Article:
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Rework Summary

Here’s the Rework summary. Learn a better, faster, and easier way to succeed in business. You don’t have to work long hours to make something.


Rework authors Jason Fried and David Heinemeier Hansson explain how to succeed in business using straightforward language.

You will find some of the advice unconventional. Here’s the thing. Those unconventional advice work. Both of the authors used them to start and grow their businesses.

Artists and business owners will benefit from this. They will realize that most of what they do are just excuses. They will also learn how to set the right priorities for their craft or business.

About the Authors

Jason Fried co-founded Basecamp in 1999. He frequently talks and writes about productivity, collaboration, and the nature of work. You can read more of his works from the Inc. website.

David Heinemeier Hansson created the popular Ruby on Rails web development framework. He was initially hired by Jason Fried to build a web-based project management tool (Basecamp).

Main takeaways: Rework Summary

Let’s discuss the key takeaways from their book:

  1. You need less than you think.
  2. You don’t need to be a workaholic.
  3. Stop talking and start working.

You need less than you think

To start something, you don’t always need hundreds of thousands of pesos. What you need is results.

Anywhere and for almost free, you can start a website that showcase your work. You can also sell stuff to your Facebook friends. You can also put some ads that tell about your products and services.

Focus first on what you want. And you’ll realize that you already have everything you need. You don’t need to take financing from your “kamag-anak.” You can already start something with a few hundreds or thousands of pesos.

You don’t have to hire 3 people to do the job. You might be able to do all the tasks alone. You might not need dozens of products. You might just need one product and start with that. You can always expand later.

You don’t need to be a workaholic

As mentioned earlier, you need less than you think. You don’t need to stay up all night just to get something done. You might just need a few hours to get the job done.

Being a workaholic will hurt us in the long run. We become compelled to be busy even if there’s no need. We try to fill each minute with some tasks that won’t help our business.

Being a workaholic also damages the team. When one is highly effective, he still feels guilty because people around him are all workaholics. He is forced to stay late even though he has already finished all the tasks.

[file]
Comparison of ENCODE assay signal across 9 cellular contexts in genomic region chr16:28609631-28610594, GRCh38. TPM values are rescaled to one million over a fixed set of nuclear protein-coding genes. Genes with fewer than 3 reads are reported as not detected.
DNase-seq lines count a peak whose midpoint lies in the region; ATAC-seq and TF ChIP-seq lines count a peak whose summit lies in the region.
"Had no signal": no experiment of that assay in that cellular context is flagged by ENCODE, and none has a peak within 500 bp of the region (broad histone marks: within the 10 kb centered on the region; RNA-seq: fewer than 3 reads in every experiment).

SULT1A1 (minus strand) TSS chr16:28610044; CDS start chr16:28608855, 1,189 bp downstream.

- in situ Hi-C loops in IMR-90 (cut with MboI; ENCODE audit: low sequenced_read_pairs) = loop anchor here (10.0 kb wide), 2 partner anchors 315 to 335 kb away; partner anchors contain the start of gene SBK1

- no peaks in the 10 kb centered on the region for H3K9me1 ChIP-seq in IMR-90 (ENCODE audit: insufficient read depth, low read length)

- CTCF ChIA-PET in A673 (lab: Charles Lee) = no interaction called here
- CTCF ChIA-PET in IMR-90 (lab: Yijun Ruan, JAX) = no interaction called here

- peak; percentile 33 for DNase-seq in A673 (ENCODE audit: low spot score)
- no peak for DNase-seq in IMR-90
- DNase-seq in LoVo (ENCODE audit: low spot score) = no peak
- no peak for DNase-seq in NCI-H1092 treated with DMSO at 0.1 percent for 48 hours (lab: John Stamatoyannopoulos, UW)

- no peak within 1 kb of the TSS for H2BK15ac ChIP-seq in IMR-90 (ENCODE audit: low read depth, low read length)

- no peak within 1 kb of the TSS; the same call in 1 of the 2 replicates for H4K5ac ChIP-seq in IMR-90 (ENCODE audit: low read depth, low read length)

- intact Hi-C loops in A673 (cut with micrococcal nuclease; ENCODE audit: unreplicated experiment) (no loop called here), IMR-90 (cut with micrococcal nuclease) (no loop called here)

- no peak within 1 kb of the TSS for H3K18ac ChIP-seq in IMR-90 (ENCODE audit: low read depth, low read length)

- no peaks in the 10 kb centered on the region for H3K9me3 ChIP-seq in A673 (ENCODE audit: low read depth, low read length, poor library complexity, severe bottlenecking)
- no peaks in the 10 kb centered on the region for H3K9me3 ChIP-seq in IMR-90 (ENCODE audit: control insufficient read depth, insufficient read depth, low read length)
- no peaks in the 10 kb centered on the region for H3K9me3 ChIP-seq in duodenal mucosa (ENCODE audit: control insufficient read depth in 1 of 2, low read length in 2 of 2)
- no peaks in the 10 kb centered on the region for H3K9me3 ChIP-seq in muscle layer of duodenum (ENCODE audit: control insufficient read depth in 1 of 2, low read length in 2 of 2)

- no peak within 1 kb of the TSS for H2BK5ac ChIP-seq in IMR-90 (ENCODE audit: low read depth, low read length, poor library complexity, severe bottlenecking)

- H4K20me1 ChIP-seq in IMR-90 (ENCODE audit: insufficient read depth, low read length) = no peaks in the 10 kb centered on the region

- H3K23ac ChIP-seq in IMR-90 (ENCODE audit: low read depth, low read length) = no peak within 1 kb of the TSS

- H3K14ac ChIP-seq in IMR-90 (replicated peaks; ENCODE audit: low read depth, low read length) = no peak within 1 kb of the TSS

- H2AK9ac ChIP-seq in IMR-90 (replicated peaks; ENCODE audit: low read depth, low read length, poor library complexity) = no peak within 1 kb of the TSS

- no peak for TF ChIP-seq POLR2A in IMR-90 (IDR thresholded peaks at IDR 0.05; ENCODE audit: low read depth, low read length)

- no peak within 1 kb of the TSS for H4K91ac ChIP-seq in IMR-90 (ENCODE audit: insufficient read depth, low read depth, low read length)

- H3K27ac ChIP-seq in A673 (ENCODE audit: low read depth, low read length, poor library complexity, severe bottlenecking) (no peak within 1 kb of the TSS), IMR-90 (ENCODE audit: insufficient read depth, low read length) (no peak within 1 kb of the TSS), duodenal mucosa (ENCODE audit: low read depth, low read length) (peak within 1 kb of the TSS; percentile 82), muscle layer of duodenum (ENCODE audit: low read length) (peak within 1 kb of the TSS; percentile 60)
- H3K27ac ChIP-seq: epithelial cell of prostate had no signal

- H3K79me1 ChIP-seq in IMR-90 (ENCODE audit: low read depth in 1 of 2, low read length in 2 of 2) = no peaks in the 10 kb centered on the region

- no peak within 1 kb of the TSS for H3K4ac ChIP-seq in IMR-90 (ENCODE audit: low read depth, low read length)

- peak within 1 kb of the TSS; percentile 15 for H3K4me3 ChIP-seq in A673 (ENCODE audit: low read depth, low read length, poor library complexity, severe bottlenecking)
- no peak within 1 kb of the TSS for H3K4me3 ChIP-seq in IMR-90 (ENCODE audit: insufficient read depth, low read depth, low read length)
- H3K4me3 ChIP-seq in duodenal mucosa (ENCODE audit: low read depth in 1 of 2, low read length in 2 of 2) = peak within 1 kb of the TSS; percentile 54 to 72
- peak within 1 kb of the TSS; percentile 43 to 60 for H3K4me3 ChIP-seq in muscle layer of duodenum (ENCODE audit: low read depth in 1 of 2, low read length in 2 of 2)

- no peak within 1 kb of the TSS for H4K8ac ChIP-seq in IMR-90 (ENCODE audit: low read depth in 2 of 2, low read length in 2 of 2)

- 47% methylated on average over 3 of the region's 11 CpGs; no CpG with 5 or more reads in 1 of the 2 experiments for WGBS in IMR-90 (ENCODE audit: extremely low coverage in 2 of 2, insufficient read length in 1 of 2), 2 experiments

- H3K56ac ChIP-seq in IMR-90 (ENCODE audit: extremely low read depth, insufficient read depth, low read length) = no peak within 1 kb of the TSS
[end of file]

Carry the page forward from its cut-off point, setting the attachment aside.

A workaholic might come up with unnecessary work to justify his existence. Instead of coming up with more effective solutions, he thinks that more hours will solve the problem.

Focus on being productive instead of being busy. When you’re in business, what counts is your results. Customers won’t care much whether you did the overtime or not.

Stop talking and start working

Instead of complaining, work. Instead of telling your dreams to your friends, work. Instead of telling everybody why should they pay attention to you, work.

What you do will determine your results. No matter what you say or think, it’s your effort and results that count. If you have a business, it’s your sales and profits. If you’re an artist, it’s the quality of your craft.

Focus on what matters. You will be measured based on the results you produce. If you satisfy your customers, they will support you. You get more sales as a result. Then you will get motivated to do more and get better.

Long meetings also decrease productivity. Imagine you have a 10-person team. You hold a meeting with no clear agenda. An hour of that is only a waste.

Realize that you actually wasted at least 10 man-hours because each person has her own time. They could’ve done something that improved the figures. They could’ve avoided the overtime later in the day.

You need less than you think, you don’t need to be a workaholic, and start working. Aside from that, you will also learn the following from the Rework book:

  • Embracing constraints
  • Fighting interruptions
  • Making tiny decisions
  • Enthusiasm vs priority
  • The myth of the overnight sensation

My personal takeaways

Some of the advice are uncommon. But they actually work. I realized I don’t need a lot to start something. Right now I can start with one if I want to.

The authors pointed out the common excuses we make. They also pointed out the simple reasoning that made those excuses absurd. It made me motivated to start something again.

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